Skip to Main Content
Urea fertilizer increases growth of 20-year-old, thinned Douglas-fir on poor quality siteAuthor(s): Richard E. Miller; Donald L. Reukema
Source: Res. Note PNW-RN-291. Portland, OR: U.S. Department of Agriculture, Forest Service, Pacific Northwest Forest and Range Experiment Station. 8 p
Publication Series: Research Note (RN)
Station: Pacific Northwest Research Station
PDF: View PDF (426.74 KB)
DescriptionIn 20-year-old, site V Douglas-fir in southwest Washington, fertilizing with nitrogen increased average 5-year diameter and height growth of concurrently released dominant trees by about 85 percent. There was no additional response when phosphorus, potassium, and sulfur were added with the nitrogen fertilizer. Thinning with no other treatment in this moderately stocked plantation did not increase 5-year diameter growth, and it reduced height growth by about 25 percent. Although this reduced height growth will probably be offset by increased growth in the future, managers of nitrogen deficient sites should consider fertilizing shortly before or after thinning to accelerate response to release.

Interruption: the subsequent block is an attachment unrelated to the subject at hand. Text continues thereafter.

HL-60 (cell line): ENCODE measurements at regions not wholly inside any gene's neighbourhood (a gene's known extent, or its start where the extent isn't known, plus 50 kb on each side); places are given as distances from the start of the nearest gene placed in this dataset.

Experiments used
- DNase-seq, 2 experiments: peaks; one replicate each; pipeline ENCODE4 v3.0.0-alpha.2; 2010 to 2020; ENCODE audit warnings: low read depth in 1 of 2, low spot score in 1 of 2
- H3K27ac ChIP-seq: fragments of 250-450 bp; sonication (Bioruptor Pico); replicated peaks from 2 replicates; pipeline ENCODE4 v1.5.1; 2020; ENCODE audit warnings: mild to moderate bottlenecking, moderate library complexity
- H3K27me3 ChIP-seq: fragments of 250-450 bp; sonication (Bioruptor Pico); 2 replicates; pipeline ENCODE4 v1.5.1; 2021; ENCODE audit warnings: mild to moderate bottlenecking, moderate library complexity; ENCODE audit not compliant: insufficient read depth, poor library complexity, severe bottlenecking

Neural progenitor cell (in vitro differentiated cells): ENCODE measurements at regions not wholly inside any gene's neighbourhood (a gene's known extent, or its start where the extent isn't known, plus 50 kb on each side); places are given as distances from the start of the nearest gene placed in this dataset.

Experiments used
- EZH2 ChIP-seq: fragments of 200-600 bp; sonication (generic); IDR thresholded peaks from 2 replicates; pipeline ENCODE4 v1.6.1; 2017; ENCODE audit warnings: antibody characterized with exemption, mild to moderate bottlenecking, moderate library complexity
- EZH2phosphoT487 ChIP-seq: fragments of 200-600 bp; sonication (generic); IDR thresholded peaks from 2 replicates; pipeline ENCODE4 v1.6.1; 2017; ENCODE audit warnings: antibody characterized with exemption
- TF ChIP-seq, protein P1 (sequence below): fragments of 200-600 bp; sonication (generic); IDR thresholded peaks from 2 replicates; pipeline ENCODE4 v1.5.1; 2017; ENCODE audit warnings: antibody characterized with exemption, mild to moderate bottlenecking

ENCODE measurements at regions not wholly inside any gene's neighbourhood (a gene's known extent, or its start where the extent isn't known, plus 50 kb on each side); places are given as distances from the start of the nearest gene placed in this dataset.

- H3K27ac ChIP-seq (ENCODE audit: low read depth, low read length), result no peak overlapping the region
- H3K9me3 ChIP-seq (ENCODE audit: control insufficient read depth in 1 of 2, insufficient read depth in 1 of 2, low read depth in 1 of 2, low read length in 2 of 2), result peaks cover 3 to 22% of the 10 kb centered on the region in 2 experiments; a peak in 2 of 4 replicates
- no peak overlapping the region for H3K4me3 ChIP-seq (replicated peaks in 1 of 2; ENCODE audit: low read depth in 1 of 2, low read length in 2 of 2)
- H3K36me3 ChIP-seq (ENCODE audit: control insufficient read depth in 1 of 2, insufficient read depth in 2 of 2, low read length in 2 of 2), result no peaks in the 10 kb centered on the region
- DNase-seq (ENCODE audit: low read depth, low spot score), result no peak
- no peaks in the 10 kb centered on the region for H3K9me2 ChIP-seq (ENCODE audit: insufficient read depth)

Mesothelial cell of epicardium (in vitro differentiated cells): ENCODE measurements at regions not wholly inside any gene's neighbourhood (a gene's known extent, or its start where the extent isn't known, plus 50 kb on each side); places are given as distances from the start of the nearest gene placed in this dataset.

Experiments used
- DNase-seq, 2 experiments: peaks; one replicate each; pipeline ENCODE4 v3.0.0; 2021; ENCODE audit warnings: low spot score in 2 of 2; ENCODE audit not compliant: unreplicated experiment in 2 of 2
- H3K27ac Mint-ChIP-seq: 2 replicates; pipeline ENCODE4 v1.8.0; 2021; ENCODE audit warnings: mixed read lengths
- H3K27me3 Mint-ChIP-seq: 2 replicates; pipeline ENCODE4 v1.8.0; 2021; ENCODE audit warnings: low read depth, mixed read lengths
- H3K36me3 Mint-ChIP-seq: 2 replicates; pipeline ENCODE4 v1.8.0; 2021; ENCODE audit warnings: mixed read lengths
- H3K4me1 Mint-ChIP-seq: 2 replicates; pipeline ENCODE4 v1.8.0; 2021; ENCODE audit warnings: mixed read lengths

- You may send email to email@example.com to request a hard copy of this publication.
- (Please specify exactly which publication you are requesting and your mailing address.)
- We recommend that you also print this page and attach it to the printout of the article, to retain the full citation information.
- This article was written and prepared by U.S. Government employees on official time, and is therefore in the public domain.
CitationMiller, Richard E.; Reukema, Donald L. 1977. Urea fertilizer increases growth of 20-year-old, thinned Douglas-fir on poor quality site. Res. Note PNW-RN-291. Portland, OR: U.S. Department of Agriculture, Forest Service, Pacific Northwest Forest and Range Experiment Station. 8 p.
KeywordsFertilizer response, height, diameter, nitrogen fertilizer response, urea, site class, thinning
- Response of a 110-year-old Douglas-fir stand to urea and ammonium nitrate fertilization
- Response of a poor-site western redcedar stand to precommercial thinning and fertilization.
- Fifteen-year results from a Grand fir-Shasta red fir spacing study.
XML: View XML